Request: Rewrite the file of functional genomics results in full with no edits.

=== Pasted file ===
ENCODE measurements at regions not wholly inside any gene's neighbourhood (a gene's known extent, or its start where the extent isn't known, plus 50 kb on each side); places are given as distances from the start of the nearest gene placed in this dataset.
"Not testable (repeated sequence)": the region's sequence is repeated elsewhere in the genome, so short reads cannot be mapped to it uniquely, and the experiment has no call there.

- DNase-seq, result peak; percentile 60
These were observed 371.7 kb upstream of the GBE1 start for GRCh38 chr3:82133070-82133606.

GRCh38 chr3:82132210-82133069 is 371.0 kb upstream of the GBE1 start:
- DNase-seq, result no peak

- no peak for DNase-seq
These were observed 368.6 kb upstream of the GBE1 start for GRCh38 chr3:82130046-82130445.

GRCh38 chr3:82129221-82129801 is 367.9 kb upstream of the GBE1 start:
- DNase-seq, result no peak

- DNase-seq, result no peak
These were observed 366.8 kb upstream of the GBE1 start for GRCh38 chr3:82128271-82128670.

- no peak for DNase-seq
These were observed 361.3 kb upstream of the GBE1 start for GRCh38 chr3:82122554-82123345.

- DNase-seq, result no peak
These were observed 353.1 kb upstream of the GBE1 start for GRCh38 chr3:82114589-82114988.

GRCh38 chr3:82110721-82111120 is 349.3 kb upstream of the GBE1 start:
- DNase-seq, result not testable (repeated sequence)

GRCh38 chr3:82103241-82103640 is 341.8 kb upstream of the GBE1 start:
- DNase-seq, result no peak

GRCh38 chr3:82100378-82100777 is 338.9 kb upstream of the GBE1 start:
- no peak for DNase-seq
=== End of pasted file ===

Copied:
ENCODE measurements at regions not wholly inside any gene's neighbourhood (a gene's known extent, or its start where the extent isn't known, plus 50 kb on each side); places are given as distances from the start of the nearest gene placed in this dataset.
"Not testable (repeated sequence)": the region's sequence is repeated elsewhere in the genome, so short reads cannot be mapped to it uniquely, and the experiment has no call there.

- DNase-seq, result peak; percentile 60
These were observed 371.7 kb upstream of the GBE1 start for GRCh38 chr3:82133070-82133606.

GRCh38 chr3:82132210-82133069 is 371.0 kb upstream of the GBE1 start:
- DNase-seq, result no peak

- no peak for DNase-seq
These were observed 368.6 kb upstream of the GBE1 start for GRCh38 chr3:82130046-82130445.

GRCh38 chr3:82129221-82129801 is 367.9 kb upstream of the GBE1 start:
- DNase-seq, result no peak

- DNase-seq, result no peak
These were observed 366.8 kb upstream of the GBE1 start for GRCh38 chr3:82128271-82128670.

- no peak for DNase-seq
These were observed 361.3 kb upstream of the GBE1 start for GRCh38 chr3:82122554-82123345.

- DNase-seq, result no peak
These were observed 353.1 kb upstream of the GBE1 start for GRCh38 chr3:82114589-82114988.

GRCh38 chr3:82110721-82111120 is 349.3 kb upstream of the GBE1 start:
- DNase-seq, result not testable (repeated sequence)

GRCh38 chr3:82103241-82103640 is 341.8 kb upstream of the GBE1 start:
- DNase-seq, result no peak

GRCh38 chr3:82100378-82100777 is 338.9 kb upstream of the GBE1 start:
- no peak for DNase-seq